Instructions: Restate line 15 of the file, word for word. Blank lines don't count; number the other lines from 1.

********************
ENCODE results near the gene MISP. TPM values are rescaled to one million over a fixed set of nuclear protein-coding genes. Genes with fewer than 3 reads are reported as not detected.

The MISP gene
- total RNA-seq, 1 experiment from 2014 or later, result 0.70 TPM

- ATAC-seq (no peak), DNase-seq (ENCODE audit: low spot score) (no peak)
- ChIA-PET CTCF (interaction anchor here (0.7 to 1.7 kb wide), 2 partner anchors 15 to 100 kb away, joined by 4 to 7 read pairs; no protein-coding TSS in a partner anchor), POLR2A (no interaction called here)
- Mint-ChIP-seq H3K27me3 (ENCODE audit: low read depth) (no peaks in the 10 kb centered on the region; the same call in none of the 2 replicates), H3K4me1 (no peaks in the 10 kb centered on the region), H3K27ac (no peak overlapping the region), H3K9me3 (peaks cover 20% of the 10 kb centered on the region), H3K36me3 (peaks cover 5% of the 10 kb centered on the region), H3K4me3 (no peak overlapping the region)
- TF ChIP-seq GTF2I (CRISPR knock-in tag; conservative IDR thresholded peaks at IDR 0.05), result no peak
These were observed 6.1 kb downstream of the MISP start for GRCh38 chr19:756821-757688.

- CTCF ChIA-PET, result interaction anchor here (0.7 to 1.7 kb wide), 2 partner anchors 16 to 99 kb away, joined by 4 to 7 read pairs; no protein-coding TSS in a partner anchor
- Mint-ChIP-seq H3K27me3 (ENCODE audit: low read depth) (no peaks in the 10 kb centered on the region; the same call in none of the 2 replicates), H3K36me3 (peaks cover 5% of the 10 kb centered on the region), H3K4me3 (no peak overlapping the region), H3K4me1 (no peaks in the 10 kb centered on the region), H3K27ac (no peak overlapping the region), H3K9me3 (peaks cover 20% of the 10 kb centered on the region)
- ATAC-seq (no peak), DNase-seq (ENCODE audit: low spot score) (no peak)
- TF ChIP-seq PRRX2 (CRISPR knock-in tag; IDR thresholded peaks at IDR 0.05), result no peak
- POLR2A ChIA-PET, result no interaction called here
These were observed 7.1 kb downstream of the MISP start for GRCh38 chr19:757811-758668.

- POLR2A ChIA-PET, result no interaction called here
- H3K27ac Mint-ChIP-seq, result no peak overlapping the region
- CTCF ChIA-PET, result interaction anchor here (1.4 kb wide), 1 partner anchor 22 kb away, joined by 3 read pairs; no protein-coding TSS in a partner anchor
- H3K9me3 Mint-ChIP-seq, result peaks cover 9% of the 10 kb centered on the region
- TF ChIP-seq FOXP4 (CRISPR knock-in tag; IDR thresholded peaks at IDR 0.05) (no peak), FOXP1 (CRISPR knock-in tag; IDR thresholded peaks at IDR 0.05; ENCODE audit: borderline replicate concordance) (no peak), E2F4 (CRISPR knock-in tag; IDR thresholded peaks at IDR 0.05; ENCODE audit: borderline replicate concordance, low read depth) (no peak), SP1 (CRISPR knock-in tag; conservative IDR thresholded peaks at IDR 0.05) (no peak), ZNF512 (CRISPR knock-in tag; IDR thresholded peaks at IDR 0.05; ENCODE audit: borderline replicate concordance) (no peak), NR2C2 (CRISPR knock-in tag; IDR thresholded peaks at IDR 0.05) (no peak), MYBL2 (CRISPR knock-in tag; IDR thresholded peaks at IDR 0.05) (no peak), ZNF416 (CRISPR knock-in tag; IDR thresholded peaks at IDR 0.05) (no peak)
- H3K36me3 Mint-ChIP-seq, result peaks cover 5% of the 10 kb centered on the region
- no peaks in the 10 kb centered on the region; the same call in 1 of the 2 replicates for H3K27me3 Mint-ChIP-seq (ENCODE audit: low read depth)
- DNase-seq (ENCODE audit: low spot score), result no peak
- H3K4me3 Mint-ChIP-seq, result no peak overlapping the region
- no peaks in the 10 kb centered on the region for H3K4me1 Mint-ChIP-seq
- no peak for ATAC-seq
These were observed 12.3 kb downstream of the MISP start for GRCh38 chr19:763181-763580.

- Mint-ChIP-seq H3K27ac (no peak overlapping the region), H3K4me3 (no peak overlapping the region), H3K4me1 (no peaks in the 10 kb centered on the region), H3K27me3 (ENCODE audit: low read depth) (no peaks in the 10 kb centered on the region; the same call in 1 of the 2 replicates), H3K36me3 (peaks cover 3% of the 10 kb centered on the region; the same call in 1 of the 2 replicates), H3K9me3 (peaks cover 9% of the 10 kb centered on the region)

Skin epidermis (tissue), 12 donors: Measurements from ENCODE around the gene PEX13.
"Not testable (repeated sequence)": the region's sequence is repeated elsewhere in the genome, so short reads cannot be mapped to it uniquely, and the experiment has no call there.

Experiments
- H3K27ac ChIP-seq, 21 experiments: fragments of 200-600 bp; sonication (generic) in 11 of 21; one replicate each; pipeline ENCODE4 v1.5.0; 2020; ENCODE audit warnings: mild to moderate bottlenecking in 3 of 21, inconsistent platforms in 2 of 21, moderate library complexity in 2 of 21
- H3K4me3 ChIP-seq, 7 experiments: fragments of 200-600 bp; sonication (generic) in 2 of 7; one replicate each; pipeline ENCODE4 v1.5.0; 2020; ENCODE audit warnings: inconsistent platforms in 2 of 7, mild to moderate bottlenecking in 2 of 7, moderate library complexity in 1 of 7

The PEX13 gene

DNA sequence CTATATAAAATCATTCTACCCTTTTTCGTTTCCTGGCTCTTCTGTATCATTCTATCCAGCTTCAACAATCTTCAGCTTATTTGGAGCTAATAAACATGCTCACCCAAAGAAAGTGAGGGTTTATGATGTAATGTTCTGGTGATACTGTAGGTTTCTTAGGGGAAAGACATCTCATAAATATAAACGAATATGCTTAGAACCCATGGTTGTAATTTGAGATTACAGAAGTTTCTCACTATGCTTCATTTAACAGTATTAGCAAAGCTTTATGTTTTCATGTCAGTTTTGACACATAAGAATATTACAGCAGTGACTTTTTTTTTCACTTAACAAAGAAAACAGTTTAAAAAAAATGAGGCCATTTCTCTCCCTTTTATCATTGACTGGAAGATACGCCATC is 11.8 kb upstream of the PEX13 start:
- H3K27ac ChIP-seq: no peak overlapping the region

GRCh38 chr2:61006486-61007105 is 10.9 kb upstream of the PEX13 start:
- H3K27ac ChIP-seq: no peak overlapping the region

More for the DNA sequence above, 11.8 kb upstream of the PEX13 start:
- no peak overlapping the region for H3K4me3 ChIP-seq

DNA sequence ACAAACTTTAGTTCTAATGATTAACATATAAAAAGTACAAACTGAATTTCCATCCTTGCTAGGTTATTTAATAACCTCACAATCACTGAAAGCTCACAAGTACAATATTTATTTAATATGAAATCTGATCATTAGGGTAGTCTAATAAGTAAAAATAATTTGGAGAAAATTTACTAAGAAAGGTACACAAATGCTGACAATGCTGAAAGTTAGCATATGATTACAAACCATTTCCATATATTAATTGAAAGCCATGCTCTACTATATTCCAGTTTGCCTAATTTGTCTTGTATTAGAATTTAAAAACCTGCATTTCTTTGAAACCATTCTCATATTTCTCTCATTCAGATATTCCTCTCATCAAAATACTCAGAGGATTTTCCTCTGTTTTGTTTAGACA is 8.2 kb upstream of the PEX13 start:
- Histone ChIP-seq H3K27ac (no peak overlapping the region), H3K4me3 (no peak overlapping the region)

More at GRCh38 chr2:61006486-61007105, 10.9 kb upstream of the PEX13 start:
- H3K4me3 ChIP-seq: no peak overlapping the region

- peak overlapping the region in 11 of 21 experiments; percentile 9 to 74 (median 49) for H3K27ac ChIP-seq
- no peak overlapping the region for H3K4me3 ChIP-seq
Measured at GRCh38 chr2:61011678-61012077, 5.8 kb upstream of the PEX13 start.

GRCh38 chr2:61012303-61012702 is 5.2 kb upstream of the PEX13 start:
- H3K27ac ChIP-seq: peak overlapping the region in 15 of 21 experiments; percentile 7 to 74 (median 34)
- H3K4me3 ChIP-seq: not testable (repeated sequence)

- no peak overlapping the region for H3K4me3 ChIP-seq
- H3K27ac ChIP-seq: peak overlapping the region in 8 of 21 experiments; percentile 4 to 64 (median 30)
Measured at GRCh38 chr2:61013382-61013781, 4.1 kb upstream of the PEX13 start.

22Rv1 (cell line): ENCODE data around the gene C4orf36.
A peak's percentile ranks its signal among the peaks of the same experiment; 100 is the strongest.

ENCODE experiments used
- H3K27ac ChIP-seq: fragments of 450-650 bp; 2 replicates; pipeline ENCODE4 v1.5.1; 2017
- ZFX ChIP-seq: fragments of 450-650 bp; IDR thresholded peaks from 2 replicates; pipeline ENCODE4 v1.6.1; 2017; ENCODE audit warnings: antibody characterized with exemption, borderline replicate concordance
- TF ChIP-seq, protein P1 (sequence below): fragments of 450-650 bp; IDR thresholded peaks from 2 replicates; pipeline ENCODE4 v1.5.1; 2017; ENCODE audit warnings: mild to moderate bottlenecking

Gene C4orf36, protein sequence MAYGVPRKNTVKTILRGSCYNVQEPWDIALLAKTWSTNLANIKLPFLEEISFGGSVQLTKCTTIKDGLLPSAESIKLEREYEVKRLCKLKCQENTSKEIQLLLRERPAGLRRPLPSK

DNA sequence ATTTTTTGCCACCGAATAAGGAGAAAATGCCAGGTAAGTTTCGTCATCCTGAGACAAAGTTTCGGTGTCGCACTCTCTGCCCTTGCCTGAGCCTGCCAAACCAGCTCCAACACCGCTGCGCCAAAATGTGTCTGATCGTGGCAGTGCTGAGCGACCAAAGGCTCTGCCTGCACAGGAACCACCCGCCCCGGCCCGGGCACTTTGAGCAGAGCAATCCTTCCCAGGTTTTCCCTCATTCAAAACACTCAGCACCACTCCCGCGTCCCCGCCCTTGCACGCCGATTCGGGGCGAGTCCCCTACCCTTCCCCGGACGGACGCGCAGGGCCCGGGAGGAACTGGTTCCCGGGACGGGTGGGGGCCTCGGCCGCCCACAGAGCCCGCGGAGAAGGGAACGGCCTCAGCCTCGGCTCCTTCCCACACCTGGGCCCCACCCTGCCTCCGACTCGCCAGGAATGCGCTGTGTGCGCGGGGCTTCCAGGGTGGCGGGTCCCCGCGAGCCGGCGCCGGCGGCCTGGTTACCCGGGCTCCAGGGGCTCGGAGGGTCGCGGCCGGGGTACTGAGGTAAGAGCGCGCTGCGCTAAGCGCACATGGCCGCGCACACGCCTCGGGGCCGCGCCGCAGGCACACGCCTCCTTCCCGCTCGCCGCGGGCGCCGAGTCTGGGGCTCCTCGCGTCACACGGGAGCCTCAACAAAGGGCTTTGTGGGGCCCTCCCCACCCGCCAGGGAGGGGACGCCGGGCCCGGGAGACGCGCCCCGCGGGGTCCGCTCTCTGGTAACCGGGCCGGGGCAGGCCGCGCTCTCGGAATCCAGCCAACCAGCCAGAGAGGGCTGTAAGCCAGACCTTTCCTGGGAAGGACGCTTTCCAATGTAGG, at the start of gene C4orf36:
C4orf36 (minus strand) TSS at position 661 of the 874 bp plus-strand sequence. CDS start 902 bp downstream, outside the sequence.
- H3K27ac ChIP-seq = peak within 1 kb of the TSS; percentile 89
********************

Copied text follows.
- POLR2A ChIA-PET, result no interaction called here